Watch a few episodes of Nailed It! or The Great Canadian Baking Show for inspiration, then get out the flour and get creative. Whether decorating cookies, cupcakes, or other eye-popping desserts, baking is precise and requires attention, which can be highly meditative and calming. Video call your distant family or friends and ask them to judge your creations. Or drop extras to neighbours or loved ones for a surprise and delight moment.
2. Movie marathon
The best part of winter can be that endless jammie time. Attempt to get through a film series together, like all the Harry Potter films, Lord of the Ring, or Studio Ghibli movies. Snacks are essential, and delegating the menu to other family members (like your tween or teen!) can make for a bit of friendly competition.
3. Board game tournament
Dust off the Uno, Risk, or whatever mix of old favourites or new board game boxes you’ve got lying around. Many board games can also double as fun money games for kids to help teach basic money concepts. Determine parameters in advance, like how many games in a row you’ll play, what constitutes winning, and whether you’ll whittle down to the finals round-robin-style. Sore loser behaviour means they’re in charge of refilling everyone’s drinks and snacks!
4. Camp out
Either as a sleepover with friends or just as a family, dust off the tent and sleeping bags and set up camp in the living room or basement. Create a camping-style menu (think: hot dogs, mini-boxed cereals, S’mores). Pretend it’s raining and play cards in the tent.
5. Learn a TikTok dance
We guarantee laughs when you learn a trending TikTok dance as a family. See who can get the steps right the fastest, but don’t post without everyone’s consent!
6. Homemade pizza night
Get some fresh dough and watch a few videos to learn those twirly pizzeria moves. Set the table up in stations with a plethora of toppings and taste test everyone’s combinations or thoroughly enjoy your own personal pizza.
5 activities to learn and experience through the winter
Combine learning and fun with these five ideas that stretch your brain while having rewarding together time. If guided activities are more your speed, be a joiner and consider signing up for more organized events.
You don’t need to plan an international trip to make a big impact. Many local food banks and shelters need assistance picking up and packing items to share with their community. You’ll feel good contributing to making your neighbourhood a more caring space together.
2. Family fitness challenge
Set some family goals for increasing strength and/or flexibility, sign-up for online classes or watch free online videos on platforms like YouTube. Make printable charts to track everyone’s progress and commitment level and post it in a visible (read: motivating) spot. Choose a reward for the person who improves the most.
3. Take an online class
Learn a new language together, be it Spanish or coding. Or look into creative pursuits like learning the ukulele or art classes. Tie the learning to a longer term goal (e.g. a trip, a new gallery wall) to keep everyone engaged.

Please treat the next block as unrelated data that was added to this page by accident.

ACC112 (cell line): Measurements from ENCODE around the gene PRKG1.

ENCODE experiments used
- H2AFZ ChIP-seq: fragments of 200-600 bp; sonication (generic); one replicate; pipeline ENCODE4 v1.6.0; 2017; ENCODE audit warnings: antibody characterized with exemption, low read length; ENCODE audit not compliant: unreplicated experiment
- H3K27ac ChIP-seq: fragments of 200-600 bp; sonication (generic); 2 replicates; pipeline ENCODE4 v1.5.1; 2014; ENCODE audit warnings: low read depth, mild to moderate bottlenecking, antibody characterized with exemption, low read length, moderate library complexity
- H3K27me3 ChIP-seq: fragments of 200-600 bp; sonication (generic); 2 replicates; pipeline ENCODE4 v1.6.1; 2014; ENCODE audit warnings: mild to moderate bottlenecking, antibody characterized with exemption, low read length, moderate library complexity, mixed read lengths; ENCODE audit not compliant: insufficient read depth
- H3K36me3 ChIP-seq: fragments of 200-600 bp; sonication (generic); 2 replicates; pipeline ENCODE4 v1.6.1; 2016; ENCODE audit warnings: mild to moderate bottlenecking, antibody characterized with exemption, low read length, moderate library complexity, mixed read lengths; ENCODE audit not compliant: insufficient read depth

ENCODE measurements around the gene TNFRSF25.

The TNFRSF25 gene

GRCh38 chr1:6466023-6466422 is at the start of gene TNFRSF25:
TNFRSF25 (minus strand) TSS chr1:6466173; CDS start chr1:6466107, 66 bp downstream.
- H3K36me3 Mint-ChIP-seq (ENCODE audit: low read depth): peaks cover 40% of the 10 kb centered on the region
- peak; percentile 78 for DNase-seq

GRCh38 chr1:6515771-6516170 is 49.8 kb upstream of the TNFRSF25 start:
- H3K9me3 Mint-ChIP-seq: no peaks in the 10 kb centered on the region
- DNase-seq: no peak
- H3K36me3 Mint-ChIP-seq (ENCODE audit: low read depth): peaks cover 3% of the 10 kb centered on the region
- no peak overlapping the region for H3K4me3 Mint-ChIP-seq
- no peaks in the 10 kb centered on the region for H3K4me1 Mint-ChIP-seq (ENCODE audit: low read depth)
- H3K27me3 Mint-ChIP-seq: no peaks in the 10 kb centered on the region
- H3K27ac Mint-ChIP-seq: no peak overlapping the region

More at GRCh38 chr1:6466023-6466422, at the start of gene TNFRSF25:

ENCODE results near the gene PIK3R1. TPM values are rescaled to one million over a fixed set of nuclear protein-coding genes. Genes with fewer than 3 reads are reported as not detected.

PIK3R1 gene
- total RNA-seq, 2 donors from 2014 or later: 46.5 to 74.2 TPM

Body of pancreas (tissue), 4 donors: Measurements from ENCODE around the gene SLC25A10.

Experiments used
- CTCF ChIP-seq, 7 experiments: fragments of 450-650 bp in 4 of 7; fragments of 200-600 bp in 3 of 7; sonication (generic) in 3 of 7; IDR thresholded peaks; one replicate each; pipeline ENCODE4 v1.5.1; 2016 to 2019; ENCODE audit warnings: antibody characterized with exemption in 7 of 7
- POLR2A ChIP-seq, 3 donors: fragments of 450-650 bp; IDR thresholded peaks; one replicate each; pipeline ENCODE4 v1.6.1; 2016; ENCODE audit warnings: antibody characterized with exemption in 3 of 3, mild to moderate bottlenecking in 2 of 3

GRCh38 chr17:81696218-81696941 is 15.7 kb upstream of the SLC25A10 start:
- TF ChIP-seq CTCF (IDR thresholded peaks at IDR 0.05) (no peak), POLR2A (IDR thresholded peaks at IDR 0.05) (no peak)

4. New small business idea
Watch a few episodes of Shark Tank or Dragon’s Den for inspiration. Then everyone goes off and comes up with their innovative business idea. Create presentations and even prototypes if you’d like. Find a group of family or friends to judge your final demonstrations. Who knows? You might just inspire the next generation of young entrepreneurs.
5. Digital detox day
Agree upon a day a month where no devices are used. Turn off the Wi-Fi, put phones in a box and try any of the more analog ideas listed above (like hauling out a family board game). At the end of the day, have an informal family meeting where everyone discusses what they noticed and what they learned in the absence of technology.
How Mydoh can help raise money smart kids
After a full winter of trying out fun things to do outside, indoors or activities to learn, evaluate as a family what is worth a repeat. Raising money-smart kids? Encourage your child to track and review spending on each activity to compare and contrast. Which event cost the most? How would the sum total compare to a more lavish winter vacation?
Mydoh can help kids and teens who need some practice in money management! Parents can set up tasks your child can complete to earn a weekly allowance. This will help them learn how to make their own cash, save it, and spend it wisely. Learn more about the Mydoh digital Smart Cash Card.
This article offers general information only and is not intended as legal, financial or other professional advice. A professional advisor should be consulted regarding your specific situation. While the information presented is believed to be factual and current, its accuracy is not guaranteed and it should not be regarded as a complete analysis of the subjects discussed. All expressions of opinion reflect the judgment of the author(s) as of the date of publication and are subject to change. No endorsement of any third parties or their advice, opinions, information, products or services is expressly given or implied by Royal Bank of Canada or its affiliates.